In 1988, Sullivan met US Navy oceanographer Andreas Rechnitzer while on an oceanographic research cruise, which piqued her interest in joining the US Navy. Later the same year she joined the US Naval Reserve as a direct commission officer with the rank of lieutenant commander.
In 1990, she assumed command of a small unit of meteorologists and oceanographers deployed to support a base in Guam, and she helped to create space for the usual component responsible for the Western Pacific so that it could concentrate on the Persian Gulf during Operation Desert Storm. She retired from the US Naval Reserve in 2006 with the rank of captain.
6. She is the first woman to dive to the deepest part of the ocean
On 7 June 2020, Sullivan became the first woman to dive to the Challenger Deep in the Mariana Trench, which is the deepest known part of the earth’s seabed at almost 7 miles below the ocean’s surface and 200 miles southwest of Guam. The site was first reached in 1960 by two men and has only been visited a few times since, including by Titanic director James Cameron.
7. She was appointed to a role by Barack Obama
In 2011, former President Barack Obama appointed Sullivan to the role of assistant secretary of commerce for environmental observation and prediction and deputy administrator of NOAA. She later became acting administrator of NOAA in 2013 and acting under secretary of commerce for oceans and atmosphere. She served in this role until 2017, when former President Donald Trump was elected and took office.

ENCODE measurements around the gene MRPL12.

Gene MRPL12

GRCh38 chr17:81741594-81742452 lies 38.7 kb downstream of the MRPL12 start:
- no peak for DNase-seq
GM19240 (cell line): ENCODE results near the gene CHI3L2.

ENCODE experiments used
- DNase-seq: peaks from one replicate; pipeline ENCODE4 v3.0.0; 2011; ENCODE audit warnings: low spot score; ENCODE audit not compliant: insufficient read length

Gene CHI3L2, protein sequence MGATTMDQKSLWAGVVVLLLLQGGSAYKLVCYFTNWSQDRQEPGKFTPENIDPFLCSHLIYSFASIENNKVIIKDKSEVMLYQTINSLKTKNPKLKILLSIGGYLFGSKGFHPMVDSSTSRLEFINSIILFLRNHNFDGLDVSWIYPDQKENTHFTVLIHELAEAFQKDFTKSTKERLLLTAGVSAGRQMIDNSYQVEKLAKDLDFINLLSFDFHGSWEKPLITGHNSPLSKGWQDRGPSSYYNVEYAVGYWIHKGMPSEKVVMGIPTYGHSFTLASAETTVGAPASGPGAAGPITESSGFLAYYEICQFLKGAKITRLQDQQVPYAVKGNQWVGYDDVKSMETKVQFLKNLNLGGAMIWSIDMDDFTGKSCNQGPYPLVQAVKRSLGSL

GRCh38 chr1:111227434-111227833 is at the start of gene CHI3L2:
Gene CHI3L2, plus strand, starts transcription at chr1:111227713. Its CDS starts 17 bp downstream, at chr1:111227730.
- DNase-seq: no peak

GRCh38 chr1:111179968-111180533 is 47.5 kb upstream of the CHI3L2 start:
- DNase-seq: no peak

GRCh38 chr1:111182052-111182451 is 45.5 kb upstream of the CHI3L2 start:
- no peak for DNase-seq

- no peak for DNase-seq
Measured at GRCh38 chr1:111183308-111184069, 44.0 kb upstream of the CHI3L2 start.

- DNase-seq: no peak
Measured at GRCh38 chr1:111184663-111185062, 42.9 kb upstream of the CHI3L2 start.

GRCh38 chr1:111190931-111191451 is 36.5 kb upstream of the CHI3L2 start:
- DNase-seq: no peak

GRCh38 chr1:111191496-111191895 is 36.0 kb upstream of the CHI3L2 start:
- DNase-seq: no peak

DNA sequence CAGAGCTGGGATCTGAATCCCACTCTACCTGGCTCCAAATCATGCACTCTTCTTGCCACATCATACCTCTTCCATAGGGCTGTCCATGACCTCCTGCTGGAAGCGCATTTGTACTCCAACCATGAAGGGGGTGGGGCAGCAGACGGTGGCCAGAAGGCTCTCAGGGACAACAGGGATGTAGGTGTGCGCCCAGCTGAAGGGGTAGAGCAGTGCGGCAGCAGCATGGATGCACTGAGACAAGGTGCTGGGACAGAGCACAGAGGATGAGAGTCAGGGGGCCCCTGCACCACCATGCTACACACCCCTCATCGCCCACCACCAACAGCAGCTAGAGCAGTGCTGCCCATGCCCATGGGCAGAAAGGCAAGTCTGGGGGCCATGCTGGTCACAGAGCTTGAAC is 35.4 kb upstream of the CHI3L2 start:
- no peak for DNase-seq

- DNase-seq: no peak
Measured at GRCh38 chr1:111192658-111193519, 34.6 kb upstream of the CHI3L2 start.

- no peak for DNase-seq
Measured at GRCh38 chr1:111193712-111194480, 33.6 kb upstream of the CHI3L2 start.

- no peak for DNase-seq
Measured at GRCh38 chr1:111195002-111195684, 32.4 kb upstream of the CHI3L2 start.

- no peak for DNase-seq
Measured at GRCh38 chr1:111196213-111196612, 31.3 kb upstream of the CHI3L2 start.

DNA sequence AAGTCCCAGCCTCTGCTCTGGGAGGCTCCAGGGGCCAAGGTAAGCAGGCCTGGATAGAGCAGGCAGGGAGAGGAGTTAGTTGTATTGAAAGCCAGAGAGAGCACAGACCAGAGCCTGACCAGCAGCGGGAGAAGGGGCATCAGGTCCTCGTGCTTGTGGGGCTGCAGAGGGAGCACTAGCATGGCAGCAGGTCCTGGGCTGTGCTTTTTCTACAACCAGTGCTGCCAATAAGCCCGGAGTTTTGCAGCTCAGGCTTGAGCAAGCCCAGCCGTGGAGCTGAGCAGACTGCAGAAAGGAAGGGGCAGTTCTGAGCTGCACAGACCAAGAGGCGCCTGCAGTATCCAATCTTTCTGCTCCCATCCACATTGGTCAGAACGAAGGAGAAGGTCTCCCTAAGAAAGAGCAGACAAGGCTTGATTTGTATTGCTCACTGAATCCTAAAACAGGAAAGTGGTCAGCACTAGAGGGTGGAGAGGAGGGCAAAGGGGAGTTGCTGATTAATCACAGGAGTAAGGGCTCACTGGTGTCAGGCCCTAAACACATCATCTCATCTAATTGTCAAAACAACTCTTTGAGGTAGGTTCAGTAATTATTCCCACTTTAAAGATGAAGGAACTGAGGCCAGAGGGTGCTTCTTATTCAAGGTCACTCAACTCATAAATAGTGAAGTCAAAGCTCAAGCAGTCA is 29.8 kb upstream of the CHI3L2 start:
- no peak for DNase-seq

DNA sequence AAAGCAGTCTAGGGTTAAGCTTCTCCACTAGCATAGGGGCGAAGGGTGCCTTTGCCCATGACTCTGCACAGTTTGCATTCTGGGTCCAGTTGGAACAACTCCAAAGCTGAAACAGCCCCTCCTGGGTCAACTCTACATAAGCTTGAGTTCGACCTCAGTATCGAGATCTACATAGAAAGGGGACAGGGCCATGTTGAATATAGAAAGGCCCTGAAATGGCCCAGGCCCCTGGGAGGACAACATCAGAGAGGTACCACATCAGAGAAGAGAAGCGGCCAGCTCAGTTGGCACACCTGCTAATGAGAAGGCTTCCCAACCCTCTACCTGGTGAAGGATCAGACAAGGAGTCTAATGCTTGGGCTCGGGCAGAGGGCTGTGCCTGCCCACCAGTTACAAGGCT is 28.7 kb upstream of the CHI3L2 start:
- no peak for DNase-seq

8. She is highly decorated
Sullivan has been awarded numerous awards from NASA including the Outstanding Leadership Medal in 1992 and a Certificate of Appreciation in 1996. Other awards include the Haley Space Flight Award, the Gold Medal of the Society of Woman Geographers, the Golden Plate Award of the American Academy of Achievement and the Adler Planetarium Women in Space Science Award.
Sullivan has earned further accolades such as being honoured on the Time 100 and BBC 100 Women lists and added to the American Academy of Arts and Sciences. She has also been inducted into the Astronaut Hall of Fame and has been elected to the National Academy of Engineering.
9. She is an author
In 2019, Sullivan released her book Handprints on Hubble: An Astronaut’s Story of Invention. In it, she recounts her experience as part of the team tasked with launching, rescuing, repairing and maintaining the Hubble Space Telescope.
10. She is an advocate for women in STEM
Sullivan has spoken about having a lack of female role models in the fields that she was interested in growing up. Speaking about the male-dominated field of earth sciences, she said “The guys went out to field camps and they dressed all grubby and they never showered and they could swear and be real, rowdy little boys again to their hearts’ content,” while she felt like her presence was viewed as disturbing their fun.
She has spoken multiple times about her hope for improved diversity and female representation in the scientific, technological, engineering and mathematical (STEM) fields.